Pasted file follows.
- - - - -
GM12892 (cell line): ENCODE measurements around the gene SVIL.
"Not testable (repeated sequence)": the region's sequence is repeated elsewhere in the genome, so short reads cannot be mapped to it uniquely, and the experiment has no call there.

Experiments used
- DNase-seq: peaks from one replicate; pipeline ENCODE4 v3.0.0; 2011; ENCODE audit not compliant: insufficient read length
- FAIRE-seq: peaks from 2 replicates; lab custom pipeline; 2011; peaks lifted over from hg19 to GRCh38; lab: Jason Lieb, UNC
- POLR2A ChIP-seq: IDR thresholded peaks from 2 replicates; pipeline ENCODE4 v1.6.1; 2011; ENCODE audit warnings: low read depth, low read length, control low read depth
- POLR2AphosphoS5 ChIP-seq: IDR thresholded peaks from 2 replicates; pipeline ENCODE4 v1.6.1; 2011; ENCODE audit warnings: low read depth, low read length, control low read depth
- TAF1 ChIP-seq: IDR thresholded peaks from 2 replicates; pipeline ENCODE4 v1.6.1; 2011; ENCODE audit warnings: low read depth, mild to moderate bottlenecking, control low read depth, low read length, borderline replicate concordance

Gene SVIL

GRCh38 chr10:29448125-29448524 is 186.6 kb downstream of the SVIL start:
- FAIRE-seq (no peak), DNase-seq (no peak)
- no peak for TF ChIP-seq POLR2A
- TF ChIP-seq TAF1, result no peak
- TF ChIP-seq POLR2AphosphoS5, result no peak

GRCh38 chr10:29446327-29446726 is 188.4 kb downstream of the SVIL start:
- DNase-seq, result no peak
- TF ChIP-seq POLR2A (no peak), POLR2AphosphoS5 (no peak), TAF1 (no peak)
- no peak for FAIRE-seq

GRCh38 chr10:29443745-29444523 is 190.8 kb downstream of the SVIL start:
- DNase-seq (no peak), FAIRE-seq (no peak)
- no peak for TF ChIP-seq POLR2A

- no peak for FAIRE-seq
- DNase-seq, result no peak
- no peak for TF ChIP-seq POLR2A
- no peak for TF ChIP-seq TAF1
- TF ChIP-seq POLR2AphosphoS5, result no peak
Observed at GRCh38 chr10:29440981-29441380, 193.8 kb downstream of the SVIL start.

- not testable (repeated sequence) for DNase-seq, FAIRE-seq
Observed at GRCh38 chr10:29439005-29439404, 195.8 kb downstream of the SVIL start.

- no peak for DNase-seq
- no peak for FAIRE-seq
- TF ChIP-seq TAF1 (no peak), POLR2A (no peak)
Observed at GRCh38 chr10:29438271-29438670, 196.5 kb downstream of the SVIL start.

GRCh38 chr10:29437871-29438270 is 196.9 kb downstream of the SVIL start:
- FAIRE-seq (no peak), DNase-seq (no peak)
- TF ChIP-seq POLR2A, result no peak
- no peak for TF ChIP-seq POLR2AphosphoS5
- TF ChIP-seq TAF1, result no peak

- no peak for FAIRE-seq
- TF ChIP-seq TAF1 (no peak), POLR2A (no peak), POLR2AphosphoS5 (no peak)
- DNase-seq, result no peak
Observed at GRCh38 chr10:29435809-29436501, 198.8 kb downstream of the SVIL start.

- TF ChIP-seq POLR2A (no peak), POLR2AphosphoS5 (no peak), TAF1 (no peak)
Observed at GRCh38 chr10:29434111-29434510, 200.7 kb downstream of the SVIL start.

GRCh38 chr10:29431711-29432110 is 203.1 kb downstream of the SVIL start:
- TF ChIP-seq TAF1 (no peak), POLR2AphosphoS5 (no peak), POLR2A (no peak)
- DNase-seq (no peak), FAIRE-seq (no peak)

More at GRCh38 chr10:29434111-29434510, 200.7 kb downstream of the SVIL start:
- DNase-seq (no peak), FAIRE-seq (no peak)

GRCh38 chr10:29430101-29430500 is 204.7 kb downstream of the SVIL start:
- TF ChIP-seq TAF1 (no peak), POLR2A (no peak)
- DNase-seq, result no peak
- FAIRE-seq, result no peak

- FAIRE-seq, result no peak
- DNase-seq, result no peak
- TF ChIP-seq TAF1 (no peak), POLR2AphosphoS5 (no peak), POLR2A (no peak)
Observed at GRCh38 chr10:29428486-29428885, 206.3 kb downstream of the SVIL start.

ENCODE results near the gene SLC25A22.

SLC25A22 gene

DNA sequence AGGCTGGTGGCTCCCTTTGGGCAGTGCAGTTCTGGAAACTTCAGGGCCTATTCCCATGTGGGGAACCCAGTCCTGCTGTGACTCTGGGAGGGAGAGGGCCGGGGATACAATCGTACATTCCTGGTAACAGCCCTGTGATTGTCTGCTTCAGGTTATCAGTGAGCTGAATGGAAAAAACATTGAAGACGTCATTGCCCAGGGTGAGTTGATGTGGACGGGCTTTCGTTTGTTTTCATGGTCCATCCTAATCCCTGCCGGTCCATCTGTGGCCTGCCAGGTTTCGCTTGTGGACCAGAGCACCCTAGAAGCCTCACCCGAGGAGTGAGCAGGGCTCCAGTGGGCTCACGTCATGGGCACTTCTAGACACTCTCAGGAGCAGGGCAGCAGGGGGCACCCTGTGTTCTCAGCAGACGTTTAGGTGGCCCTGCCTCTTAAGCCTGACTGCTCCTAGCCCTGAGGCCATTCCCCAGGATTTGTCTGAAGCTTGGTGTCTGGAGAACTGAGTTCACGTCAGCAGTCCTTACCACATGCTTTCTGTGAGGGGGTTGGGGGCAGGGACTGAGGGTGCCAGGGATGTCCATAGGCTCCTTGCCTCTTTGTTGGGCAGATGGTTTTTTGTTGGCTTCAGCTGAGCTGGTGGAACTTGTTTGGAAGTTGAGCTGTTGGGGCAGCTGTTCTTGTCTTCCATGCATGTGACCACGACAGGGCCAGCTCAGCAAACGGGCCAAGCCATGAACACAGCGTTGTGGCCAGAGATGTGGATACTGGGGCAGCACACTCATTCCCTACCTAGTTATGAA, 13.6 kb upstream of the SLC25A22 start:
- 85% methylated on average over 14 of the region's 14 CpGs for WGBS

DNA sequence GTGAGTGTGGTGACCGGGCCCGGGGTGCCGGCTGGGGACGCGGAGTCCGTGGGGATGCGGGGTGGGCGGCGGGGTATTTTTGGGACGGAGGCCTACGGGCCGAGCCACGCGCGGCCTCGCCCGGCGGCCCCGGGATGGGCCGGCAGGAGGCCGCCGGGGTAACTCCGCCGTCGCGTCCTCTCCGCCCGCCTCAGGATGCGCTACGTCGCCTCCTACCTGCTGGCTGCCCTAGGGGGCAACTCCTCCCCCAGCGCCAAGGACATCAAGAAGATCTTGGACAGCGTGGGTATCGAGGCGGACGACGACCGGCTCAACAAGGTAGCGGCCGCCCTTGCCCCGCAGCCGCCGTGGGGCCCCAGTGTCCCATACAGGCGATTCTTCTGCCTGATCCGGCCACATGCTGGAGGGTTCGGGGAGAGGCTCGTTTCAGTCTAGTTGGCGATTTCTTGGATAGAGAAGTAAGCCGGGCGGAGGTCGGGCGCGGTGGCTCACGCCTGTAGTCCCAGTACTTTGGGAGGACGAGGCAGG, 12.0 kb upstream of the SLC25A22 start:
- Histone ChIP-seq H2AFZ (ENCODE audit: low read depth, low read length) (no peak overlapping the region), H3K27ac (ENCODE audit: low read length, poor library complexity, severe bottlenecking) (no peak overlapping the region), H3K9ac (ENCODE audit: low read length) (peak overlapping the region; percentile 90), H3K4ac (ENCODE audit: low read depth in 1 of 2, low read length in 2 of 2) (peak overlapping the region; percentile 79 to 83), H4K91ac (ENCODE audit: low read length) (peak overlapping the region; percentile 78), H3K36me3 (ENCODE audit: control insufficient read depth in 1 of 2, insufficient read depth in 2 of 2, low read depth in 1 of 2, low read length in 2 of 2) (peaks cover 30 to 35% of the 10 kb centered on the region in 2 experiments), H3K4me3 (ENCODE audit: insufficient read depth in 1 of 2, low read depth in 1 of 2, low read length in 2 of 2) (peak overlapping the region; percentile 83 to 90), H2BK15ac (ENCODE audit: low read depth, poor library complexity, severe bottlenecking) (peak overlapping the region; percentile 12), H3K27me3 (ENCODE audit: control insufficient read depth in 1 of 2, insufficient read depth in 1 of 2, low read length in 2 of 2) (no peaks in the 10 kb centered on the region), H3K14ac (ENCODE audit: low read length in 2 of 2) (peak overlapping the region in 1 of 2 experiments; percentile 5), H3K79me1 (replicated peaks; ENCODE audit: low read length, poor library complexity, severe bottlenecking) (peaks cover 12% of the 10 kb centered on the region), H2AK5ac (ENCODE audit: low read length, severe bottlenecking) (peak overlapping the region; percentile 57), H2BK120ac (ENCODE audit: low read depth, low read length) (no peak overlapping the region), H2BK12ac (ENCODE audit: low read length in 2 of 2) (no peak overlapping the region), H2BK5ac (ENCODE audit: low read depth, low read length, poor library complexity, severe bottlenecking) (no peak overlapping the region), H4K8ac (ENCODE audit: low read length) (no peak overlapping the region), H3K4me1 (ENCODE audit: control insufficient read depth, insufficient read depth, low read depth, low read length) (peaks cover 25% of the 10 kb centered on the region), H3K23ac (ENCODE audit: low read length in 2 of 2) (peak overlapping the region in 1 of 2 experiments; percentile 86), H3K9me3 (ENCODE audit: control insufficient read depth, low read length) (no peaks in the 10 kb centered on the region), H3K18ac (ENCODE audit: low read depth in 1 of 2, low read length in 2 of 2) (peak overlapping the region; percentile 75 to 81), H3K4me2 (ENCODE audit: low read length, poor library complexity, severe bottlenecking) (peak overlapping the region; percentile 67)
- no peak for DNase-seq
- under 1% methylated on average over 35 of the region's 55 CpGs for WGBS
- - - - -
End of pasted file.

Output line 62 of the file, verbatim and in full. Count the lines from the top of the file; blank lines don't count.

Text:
DNA sequence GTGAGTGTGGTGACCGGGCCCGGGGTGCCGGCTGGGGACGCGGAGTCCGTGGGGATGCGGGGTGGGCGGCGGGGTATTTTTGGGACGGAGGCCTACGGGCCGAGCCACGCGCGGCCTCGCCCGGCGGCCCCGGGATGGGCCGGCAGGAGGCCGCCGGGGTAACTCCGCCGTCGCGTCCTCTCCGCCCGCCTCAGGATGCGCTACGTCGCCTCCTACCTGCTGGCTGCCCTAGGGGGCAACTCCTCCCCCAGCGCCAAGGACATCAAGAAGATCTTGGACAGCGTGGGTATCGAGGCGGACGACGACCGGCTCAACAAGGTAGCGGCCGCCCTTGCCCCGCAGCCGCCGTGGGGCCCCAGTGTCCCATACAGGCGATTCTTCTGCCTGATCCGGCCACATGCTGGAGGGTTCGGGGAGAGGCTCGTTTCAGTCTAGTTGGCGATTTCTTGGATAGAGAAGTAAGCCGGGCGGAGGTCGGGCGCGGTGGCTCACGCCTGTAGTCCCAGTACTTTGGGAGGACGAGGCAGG, 12.0 kb upstream of the SLC25A22 start: